I was sent this article, which uses TA as a basis to debunk those who think the stock market must crash for gold to be bullish. I thought I’d comment publicly since it is such a divisive subject.
There is a misconception out there that in order for gold to have a bull market the stock markets have to crash and burn. Gold investor literally pray for the stock markets to crash so they can get their bull market in the PM complex. Once an idea like that gets embedded into the minds of gold investors it becomes hard for them to see the truth. A simple combo chart can show you the truth about why the stock markets don’t have to crash in order for gold to enjoy a bull market.
Well, since I am probably fairly prominent out there in the interpipes with a view pitting Amigo #1 (Stocks vs. Gold) as a key consideration to turning the macro, I’ll assume that Rambus, the writer of the above either has me in mind or other people with various counter-cyclical, anti-risk ‘on’ views about gold.
First let’s bullet point a few things pertaining to the quoted material above. I don’t mean for it to sound like I am personalizing this, but since I speak from my own perspective that’s how it may sound.
- I don’t know who is talking about a crash, but in my preferred scenario for the gold sector gold most certainly must out perform the stock market (along with oil, materials, etc.).
- I don’t really pray about things, let alone worshiping a yellow rock and its bullish potential. I mean, I reflect about things; I care about things. But pray? In the market realm? I don’t even know if the worst gold bugs “literally pray” for a stock crash so they can get their bull. Well, maybe the real lunatics, but not those with half a functioning brain.
- Again, many gold bugs may be dogmatic, idealistic and some are even extreme. But please, painting “gold investors” with this brush is a little cartoon-like. They don’t “see the truth”? What is that truth? That a chart of SPX on top of a chart of gold sometimes correlates?
As for further response, where to begin? The man draws pretty charts. They are uncluttered and seek to tell the technical truth of what has happened in the past. In that regard they’re better than what the geeks who obsess on patterns and their forward implications put out there (ref. the “drop dead gorgeous bull wedge” on GDX just before a big drop in its bear market a few years ago) as they try to manipulate peoples’ emotions. But charts only tell you one thing; what has been, and the truth is that there have of course been times when gold and the stock market have gone up together. Gold and the US dollar too.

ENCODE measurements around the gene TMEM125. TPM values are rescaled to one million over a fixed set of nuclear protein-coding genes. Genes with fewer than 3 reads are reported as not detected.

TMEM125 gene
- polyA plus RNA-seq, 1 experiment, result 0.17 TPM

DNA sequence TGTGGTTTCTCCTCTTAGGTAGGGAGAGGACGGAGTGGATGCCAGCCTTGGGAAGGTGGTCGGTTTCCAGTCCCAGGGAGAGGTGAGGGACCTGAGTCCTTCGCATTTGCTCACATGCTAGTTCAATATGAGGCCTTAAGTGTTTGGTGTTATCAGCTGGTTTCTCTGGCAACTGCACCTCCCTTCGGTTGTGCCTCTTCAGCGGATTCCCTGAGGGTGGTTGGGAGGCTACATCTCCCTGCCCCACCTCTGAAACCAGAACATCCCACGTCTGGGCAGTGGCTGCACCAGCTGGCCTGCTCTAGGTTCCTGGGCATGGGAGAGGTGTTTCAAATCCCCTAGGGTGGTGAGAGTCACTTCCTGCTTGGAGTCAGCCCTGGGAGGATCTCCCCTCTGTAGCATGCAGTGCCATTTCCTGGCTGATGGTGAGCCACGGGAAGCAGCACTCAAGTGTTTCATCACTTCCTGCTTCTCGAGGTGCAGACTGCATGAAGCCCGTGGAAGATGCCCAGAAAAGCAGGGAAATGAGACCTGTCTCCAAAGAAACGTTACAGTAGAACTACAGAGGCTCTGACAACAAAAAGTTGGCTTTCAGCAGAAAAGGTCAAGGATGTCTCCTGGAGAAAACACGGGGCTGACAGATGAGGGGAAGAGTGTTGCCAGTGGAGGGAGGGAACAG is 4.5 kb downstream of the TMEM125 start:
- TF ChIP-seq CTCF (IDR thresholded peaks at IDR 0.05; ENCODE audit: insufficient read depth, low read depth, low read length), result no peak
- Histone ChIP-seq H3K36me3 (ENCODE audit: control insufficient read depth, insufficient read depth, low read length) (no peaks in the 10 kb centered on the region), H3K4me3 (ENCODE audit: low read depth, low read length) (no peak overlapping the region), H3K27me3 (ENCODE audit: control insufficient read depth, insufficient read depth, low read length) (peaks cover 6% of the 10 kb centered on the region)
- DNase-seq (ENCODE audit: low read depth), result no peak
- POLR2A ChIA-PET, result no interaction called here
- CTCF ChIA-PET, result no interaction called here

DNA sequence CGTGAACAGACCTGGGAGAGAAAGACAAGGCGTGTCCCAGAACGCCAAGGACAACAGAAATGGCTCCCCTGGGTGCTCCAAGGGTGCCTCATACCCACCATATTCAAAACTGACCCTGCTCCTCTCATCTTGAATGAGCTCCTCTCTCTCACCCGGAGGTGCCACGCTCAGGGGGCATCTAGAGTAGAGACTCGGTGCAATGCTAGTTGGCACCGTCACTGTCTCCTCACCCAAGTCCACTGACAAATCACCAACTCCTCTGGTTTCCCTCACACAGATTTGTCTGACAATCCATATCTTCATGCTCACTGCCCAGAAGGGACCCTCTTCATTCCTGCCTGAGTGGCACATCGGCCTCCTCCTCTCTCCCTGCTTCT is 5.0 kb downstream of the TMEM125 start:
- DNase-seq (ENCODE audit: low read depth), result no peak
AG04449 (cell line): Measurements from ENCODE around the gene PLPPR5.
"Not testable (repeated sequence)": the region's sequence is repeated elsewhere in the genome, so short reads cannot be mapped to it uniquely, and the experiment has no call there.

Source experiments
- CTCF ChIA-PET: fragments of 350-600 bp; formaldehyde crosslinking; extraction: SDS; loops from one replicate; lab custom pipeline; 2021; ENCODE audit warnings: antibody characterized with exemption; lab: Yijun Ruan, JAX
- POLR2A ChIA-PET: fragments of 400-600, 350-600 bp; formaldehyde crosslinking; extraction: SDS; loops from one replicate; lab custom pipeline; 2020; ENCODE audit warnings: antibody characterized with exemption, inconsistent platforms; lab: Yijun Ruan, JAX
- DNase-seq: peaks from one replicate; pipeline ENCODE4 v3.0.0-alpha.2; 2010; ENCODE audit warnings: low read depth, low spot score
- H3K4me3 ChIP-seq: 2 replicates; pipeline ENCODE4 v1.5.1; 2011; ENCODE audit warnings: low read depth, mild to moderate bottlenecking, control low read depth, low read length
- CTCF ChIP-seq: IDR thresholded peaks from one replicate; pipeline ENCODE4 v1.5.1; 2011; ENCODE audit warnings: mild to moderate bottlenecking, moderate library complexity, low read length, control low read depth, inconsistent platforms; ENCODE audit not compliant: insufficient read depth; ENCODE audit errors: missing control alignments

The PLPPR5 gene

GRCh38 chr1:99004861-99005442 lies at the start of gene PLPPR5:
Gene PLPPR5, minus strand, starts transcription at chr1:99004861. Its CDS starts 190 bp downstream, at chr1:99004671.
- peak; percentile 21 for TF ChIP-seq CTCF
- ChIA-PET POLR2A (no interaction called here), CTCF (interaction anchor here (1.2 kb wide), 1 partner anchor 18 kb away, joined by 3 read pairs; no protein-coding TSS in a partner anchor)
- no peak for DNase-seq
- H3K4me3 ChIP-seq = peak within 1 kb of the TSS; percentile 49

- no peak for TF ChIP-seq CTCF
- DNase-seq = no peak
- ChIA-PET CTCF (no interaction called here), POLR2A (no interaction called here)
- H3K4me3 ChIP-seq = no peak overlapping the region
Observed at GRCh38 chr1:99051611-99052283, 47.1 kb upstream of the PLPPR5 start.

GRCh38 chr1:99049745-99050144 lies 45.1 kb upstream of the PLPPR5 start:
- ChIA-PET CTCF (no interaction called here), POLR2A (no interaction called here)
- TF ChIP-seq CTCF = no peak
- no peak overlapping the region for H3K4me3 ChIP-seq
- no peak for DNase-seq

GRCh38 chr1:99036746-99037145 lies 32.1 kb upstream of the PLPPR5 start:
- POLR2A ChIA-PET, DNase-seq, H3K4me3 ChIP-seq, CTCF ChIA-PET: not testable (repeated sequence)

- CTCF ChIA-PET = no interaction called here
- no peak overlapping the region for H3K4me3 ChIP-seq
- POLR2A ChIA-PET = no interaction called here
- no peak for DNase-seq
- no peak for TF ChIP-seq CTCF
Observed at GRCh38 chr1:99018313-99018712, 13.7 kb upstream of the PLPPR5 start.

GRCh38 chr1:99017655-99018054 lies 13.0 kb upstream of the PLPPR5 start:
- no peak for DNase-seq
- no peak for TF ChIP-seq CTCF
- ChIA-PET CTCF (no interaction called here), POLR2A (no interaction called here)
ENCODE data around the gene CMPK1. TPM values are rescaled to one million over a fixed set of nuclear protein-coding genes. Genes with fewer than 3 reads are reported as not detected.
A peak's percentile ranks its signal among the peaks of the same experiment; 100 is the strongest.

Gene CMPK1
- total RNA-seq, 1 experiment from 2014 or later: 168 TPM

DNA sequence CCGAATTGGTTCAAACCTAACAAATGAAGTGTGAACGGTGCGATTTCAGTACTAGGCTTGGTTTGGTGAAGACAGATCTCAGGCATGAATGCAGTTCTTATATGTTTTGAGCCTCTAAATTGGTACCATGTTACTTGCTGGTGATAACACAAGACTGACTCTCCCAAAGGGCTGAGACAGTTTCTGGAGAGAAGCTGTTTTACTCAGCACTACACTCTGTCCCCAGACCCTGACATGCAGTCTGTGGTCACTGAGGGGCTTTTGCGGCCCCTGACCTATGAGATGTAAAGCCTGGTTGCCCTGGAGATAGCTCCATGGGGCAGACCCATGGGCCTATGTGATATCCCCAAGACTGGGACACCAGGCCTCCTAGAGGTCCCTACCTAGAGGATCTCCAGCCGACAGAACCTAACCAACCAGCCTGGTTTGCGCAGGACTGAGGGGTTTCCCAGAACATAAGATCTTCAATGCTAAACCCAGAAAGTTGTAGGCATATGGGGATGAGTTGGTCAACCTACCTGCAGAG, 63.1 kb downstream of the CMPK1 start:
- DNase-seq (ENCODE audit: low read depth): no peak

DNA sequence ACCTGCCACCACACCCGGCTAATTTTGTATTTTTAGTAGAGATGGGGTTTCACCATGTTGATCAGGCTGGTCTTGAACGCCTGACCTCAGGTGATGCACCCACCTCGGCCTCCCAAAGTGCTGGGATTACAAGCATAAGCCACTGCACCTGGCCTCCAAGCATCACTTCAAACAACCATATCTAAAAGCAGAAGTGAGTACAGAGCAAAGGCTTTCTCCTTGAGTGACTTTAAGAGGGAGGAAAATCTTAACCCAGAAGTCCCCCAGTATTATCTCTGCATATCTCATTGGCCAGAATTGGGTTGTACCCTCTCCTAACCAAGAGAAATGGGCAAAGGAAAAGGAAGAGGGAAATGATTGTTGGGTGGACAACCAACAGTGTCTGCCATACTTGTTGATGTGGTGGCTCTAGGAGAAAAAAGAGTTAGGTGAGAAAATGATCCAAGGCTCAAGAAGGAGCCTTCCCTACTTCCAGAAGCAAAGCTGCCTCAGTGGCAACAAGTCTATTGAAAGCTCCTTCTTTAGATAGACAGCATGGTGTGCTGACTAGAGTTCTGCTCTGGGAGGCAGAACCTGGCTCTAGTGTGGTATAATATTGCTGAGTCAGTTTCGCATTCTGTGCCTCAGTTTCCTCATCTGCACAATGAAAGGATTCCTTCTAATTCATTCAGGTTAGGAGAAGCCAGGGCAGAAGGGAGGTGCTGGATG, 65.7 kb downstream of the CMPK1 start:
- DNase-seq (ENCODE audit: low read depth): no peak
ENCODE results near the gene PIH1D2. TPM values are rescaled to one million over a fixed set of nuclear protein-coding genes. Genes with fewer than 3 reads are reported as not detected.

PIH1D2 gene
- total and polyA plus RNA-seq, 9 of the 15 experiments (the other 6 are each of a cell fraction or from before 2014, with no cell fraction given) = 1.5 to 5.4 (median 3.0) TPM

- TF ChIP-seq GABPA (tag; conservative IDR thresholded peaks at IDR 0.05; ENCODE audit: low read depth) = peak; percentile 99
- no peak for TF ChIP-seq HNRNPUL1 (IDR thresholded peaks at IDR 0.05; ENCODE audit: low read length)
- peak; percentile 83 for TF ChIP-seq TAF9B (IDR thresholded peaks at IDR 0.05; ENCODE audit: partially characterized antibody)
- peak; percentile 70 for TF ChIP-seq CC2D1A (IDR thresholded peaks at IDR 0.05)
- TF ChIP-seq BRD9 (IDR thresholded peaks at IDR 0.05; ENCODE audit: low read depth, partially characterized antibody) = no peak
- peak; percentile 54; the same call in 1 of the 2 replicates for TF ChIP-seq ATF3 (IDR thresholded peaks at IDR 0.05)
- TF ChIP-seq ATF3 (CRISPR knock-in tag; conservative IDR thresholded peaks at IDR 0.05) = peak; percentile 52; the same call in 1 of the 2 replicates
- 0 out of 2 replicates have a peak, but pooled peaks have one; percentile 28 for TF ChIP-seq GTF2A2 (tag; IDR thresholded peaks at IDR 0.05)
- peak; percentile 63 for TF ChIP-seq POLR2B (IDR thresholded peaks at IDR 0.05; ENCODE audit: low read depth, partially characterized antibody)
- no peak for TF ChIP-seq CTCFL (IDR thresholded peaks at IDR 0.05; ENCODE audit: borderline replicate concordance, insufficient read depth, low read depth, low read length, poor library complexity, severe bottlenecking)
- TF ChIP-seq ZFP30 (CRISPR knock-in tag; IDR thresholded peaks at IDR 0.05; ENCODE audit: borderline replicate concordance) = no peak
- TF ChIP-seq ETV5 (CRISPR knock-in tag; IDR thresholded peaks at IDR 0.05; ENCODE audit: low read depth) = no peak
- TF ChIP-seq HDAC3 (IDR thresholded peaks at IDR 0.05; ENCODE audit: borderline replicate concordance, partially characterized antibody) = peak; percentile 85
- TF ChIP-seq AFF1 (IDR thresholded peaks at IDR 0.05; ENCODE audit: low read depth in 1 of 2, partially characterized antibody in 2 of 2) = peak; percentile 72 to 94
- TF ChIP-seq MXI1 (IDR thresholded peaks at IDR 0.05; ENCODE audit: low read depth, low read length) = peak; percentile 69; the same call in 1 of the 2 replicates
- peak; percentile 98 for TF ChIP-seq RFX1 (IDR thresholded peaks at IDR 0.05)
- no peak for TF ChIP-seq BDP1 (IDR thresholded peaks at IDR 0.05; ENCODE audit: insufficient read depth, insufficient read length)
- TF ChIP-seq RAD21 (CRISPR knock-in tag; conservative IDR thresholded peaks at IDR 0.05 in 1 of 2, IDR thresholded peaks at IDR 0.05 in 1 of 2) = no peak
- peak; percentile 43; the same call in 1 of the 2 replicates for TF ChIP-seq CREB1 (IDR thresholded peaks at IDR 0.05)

So what? We are talking about distinctions between macro phases and an SPX/Gold combo chart is not helping there. For instance, is the backdrop inflationary, deflationary or Goldilocks? What are the global crosscurrents? What are interest rates doing, both nominally and in relation? What is the Yield Curve’s status? There are just so many macro considerations that will answer why gold on occasion goes with the stock market and why it so often does not. Let’s just use the Yield Curve example.
Sure, there are times when they go up together, most notably from 2003 to 2007. That was when gold benefited as the Yield Curve declined, seemingly unconcerned about inflation as long-term yields stayed low in relation to short-term yields. You will also recall that Gold/SPX, Gold/Dow, etc. were strong. But this also built in the distortions that eventually caused the gold sector to crash as we noted poor fundamentals from about 2005 into 2008 as it sailed upward with the Greenspan-instigated ‘inflation trade’.
The theme of Rambus’ article seems to be have your cake and eat it too. I agree that the stock market does not need to crash and indeed am not even expecting that. But “the best of both worlds” (BOBW, I can sense a new buzz phrase is being born) is highly unlikely.
…this combo chart [see author’s article linked above for chart] suggests that we don’t have to see the stock markets crash in order for gold to have a bull market. Maybe we’ll see the best of both worlds which would be good for everyone.
I don’t want to be dismissive of someone who is earnestly providing (which I think he is) work for others’ consideration, but it’s (BOBW) not gonna happen because macro elements are always in play that call for discretion between assets, markets and most of all macro phases and conditions.
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